Four Seasons Hotel at Comcast Center, Philadelphia
Topping a new 60-storey landmark, an ambitious venture from Four Seasons brings together the culinary talents of Jean-Georges Vongerichten and Greg Vernick with the design expertise of Lord Foster and Adam Tihany – to spectacular effect.
Philadelphia could always draw a crowd. It is here that, nearly 250 years ago, the Founding Fathers signed the Declaration of Independence after all. Today, America’s original capital is still a food capital, and a different crop of Founding Fathers, each a pioneer in their own right, has converged on Philly’s futuristic Comcast Center.
Lord Norman Foster, the famed British architect responsible for London’s City Hall and The Gherkin, oversaw the exterior and interior of the hotel and its glistening rooftop lounge, called JG SkyHigh and named after Jean-Georges Vongerichten, another trailblazer and one of the world’s most celebrated Michelin-starred chefs. Down at ground level, two more pioneers collaborated on Vernick Fish, the second outpost in James Beard Award-winning Greg Vernick’s budding empire; the interiors of this happening eatery were the brainchild of renowned interior designer Adam Tihany. Applying the final touches, a strong roster of top suppliers, including Pordamsa, David Mellor and John Jenkins, are present across the scheme. Quite a rollcall of talent then, certainly one befitting this landmark 60-storey skyscraper.
Beginning at the top (things are turned on their head at this hotel, which shares its home with Comcast, with guests checking in at the summit and taking an elevator down to their rooms), Vongerichten is first to unfurl the culinary offerings that the property has in store. Riveted by 360-degree views and slick, modern architecture capped by a quadrupleheight ceiling, some customers may need to fight back vertigo to settle into JG SkyHigh on a first-come, first-served basis and enjoy its light all-day dining menu.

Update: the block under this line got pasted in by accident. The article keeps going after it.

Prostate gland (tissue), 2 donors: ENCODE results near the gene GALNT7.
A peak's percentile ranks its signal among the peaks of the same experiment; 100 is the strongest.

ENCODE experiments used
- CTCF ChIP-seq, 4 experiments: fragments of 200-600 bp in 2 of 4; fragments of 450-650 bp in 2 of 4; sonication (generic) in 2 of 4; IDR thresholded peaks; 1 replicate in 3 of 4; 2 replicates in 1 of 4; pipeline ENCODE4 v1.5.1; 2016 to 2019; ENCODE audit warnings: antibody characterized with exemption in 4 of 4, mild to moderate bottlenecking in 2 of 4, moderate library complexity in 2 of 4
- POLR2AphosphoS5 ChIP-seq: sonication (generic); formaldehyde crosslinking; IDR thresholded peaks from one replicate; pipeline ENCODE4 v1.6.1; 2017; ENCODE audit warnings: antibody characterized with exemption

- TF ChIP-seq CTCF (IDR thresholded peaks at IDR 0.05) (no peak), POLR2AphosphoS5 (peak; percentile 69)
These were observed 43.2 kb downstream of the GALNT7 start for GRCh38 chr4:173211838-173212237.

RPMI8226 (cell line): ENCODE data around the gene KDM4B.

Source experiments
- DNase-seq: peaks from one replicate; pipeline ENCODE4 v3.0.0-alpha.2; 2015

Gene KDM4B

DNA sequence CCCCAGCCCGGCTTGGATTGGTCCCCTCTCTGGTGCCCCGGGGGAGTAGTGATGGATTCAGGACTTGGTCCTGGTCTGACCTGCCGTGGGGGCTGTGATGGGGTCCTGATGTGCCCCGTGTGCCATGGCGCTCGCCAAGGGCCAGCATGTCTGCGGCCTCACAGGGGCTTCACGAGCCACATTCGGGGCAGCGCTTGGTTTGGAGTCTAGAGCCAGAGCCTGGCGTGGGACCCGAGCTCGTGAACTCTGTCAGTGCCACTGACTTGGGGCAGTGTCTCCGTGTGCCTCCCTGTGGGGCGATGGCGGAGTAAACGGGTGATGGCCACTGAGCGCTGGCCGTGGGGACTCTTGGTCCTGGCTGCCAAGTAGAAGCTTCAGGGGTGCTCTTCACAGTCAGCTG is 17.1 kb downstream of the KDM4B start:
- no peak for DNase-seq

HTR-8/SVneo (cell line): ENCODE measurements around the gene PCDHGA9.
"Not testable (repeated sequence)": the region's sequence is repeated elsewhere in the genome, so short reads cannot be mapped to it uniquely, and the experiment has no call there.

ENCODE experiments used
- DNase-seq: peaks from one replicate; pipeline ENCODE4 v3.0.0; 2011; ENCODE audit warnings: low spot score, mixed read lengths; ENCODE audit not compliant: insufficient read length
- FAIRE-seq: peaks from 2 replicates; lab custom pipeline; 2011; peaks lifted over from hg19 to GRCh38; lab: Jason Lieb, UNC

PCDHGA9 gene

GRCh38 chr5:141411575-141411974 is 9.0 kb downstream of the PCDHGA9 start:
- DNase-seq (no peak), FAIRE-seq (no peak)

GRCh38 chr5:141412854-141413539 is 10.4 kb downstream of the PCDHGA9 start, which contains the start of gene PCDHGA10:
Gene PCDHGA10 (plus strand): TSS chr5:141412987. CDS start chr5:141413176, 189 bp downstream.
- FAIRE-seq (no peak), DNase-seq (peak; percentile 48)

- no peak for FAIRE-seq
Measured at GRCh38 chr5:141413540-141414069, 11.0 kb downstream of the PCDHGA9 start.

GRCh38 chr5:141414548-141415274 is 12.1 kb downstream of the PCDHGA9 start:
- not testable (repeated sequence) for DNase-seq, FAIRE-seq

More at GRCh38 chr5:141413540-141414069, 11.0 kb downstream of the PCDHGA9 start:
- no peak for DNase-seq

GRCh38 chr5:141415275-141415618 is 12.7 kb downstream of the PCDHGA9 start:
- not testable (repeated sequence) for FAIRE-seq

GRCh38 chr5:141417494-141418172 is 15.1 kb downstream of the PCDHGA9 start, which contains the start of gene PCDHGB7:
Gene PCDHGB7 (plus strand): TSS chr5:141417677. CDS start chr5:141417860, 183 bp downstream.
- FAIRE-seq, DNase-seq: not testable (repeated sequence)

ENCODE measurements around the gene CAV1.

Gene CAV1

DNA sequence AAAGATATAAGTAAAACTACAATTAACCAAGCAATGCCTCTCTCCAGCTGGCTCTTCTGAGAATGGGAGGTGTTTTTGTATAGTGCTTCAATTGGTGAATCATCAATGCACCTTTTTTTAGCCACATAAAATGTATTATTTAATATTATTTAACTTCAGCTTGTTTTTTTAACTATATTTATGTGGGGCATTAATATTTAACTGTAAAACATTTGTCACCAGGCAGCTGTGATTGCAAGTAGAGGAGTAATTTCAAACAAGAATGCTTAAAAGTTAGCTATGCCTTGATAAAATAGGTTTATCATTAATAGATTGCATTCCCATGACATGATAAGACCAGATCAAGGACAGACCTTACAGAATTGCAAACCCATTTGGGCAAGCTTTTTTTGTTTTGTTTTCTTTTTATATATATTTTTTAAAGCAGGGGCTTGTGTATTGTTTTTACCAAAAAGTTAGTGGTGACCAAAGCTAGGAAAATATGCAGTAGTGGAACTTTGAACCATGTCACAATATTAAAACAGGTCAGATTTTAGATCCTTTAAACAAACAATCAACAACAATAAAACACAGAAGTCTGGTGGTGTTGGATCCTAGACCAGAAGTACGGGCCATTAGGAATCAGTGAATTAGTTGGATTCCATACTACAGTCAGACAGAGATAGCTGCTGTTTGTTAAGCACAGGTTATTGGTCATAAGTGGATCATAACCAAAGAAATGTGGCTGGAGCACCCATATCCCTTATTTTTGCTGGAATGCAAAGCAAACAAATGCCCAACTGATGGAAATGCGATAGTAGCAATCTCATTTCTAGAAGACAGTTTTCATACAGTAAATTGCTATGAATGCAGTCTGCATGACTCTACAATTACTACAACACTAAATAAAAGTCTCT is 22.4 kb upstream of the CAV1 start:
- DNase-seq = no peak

Within this space, Vongerichten introduces a little taste of the city’s most iconic dish, the Philly Cheesesteak. “It’s wagyu beef that we rolled with cheddar cheese and wrapped in a spring roll shell – we cook it a little pink in the middle and serve it with an onion and pepper jam,” he explains, laughing uproariously when asked why Cheez Whiz, an essential ingredient, is noticeably absent. “When you close your eyes, the flavours are there, but it’s just a different presentation,” he offers in defence.
The beverage menu, meanwhile, becomes increasingly popular around 5pm, when wellheeled Comcast execs make their way up the tower – soaking up the stunning city vistas on arrival. “Of course, we have Jean-Georges signatures like the Cucumber Martini, Ginger Margherita and Lemon Thyme Vodka, but we also wanted to feature French spirits,” explains Jill Davis, the hotel’s Beverage Director, sliding a Comme Si signature cocktail – with Pernod Absinthe, honey raspberry, lemon and egg white – across the bar.
Down one level via a chic black marble staircase that looks straight out of Mad Men, it’s impossible not to mentally thank Lord Foster for creating such architectural mastery. “It just takes your breath away when you go up there,” Vongerichten says. “They were going to bring someone in to do the interior and I told Brian Roberts [Comcast Chairman and CEO], ‘you must be kidding me – you have one of the best architects in the world, he should do the interior too’.”